Third, on the timing of article 50, contrary to some expectations there was not a great clamour for Britain to trigger this straightaway. While there were one or two voices calling for this, the overwhelming view of my fellow leaders was that we need to take some time to get this right. Of course, everyone wants to see a clear blueprint in terms of what Britain thinks is right for its future relationship with the EU, and, as I explained in my statement on Monday, we are starting this work straightaway with the new unit in Whitehall, which will be led by a new permanent secretary, Oliver Robbins.

This unit will examine all the options and possibilities in a neutral way, setting out the costs and benefits so that the next Prime Minister and their Cabinet have all the information they need with which to determine exactly the right approach to take and the right outcome to try and negotiate. But the decisions that follow from this, including the triggering of article 50, are rightly for the next Prime Minister, and the Council clearly understood and, I believe, respected that.

I do not think it is a secret that I have, at times, found discussions in Brussels frustrating, but, despite that, I do believe we can be proud of what we have achieved, whether it is putting a greater focus on jobs and growth, cutting the EU budget in real terms for the first time, reducing the burden of red tape on business, or building common positions on issues of national security, such as sanctions to stop Iran getting a nuclear weapon, standing up to Russian aggression in Ukraine, and galvanising other European countries to help with the lead that Britain was taking in dealing with Ebola in Sierra Leone.

In all these ways, and more, we have shown how much more we have in common with our European partners as neighbours and allies and friends who share fundamental values, history and culture. It is a poignant reminder that while we will be leaving the European Union, we must continue to work together, for the security and prosperity of our people for generations to come. I commend this statement to the House.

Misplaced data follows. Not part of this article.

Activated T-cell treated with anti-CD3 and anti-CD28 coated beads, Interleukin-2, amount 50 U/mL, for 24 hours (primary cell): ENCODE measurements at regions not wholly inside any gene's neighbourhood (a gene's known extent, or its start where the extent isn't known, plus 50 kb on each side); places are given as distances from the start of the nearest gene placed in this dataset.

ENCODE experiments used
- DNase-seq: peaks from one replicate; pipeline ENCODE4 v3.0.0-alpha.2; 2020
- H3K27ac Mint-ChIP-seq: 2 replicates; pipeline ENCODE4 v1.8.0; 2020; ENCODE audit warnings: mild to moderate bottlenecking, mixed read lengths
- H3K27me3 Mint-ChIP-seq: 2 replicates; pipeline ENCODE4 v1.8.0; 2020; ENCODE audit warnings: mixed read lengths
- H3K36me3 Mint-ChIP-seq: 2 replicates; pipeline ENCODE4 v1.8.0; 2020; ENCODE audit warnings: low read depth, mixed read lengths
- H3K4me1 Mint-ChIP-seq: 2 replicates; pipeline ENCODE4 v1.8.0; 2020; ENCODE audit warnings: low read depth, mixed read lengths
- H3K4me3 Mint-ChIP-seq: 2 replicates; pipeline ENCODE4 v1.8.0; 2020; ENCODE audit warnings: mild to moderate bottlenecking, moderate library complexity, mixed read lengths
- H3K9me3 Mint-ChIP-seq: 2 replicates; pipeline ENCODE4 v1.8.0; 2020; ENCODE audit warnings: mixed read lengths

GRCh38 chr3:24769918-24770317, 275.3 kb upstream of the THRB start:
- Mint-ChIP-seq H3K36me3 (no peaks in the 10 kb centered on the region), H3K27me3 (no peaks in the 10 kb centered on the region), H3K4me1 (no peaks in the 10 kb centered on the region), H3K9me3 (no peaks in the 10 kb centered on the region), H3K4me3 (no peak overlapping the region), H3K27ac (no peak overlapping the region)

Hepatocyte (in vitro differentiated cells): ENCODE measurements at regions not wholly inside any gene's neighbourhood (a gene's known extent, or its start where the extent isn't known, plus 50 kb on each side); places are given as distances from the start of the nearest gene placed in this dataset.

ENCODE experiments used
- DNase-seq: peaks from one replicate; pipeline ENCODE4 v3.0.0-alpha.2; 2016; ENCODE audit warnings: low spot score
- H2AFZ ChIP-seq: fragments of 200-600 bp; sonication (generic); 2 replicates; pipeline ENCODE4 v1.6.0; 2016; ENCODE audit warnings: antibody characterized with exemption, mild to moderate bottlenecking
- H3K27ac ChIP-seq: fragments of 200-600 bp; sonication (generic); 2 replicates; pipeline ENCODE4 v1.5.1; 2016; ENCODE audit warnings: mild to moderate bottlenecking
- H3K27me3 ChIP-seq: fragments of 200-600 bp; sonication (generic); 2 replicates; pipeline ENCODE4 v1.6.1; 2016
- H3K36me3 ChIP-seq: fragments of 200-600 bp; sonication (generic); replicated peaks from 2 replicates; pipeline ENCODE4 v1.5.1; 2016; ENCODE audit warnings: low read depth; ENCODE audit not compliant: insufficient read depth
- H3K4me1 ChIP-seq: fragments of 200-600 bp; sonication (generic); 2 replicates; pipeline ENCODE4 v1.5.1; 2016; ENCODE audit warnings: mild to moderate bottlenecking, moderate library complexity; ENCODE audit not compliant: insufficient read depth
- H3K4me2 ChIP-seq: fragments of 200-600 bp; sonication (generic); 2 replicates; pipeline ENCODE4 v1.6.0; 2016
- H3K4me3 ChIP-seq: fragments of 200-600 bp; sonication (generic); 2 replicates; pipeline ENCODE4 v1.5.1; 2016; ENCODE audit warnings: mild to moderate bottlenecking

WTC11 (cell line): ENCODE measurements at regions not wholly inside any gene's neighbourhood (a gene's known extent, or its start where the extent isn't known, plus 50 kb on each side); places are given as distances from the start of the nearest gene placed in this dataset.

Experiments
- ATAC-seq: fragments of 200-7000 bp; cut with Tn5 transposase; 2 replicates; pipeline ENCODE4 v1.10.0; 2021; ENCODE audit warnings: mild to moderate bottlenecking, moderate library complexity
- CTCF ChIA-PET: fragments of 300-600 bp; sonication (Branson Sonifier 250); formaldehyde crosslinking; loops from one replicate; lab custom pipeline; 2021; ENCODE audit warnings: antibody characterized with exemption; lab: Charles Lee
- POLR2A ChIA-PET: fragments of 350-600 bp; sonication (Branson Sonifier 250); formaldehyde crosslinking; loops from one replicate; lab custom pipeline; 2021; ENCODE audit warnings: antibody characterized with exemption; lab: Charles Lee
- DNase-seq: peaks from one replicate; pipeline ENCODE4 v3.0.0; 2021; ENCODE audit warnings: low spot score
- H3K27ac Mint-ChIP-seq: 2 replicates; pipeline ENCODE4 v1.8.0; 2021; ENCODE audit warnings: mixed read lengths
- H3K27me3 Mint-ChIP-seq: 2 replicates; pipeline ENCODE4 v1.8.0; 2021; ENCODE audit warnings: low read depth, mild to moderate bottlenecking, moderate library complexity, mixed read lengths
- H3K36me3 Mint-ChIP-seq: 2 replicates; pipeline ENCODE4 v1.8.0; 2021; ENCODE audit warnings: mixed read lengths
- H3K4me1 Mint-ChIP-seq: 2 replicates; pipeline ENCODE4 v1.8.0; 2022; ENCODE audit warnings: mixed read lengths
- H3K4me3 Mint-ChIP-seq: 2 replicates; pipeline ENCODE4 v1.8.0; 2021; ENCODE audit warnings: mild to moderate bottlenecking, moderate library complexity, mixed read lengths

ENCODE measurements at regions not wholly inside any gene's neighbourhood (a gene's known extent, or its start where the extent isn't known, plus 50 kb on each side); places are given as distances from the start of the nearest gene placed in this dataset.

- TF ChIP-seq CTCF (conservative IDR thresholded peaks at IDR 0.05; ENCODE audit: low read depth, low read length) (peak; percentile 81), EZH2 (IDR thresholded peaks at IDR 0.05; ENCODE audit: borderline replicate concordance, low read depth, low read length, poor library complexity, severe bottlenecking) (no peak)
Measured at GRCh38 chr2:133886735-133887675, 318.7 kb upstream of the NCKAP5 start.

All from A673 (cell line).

Bill Cash Chair, European Scrutiny Committee: My right hon. Friend has quite rightly referred to trade and co-operation with the European Union, and we on the leave side have always argued for that. Will he, however, give us some further advice? He is talking about very precise blueprints and about alternative models. Will he give us an absolute assurance that any such models or blueprints will be exclusively based on the assumption that we are repealing the European Communities Act 1972?

David Cameron David Cameron The Prime Minister: We are leaving the European Union, so surely that must be the case. The reassurance that I can give my hon. Friend is that I am not saying that there are only four or five blueprints and that Britain has to follow any one of those. Obviously, we can try to amend blueprints and have Norway-plus or Norway-minus or a better trade deal than Canada. It is important for colleagues in the House and people in the country to understand that there are some quite fundamental questions about whether we want full unrestricted access to the single market and the price we might have to pay in return, or whether we will be satisfied to have less than full access along with some other compensating advantages. We have to go through all those questions, and the more we can attach facts and figures to them, the more we will enable people to make an informed choice.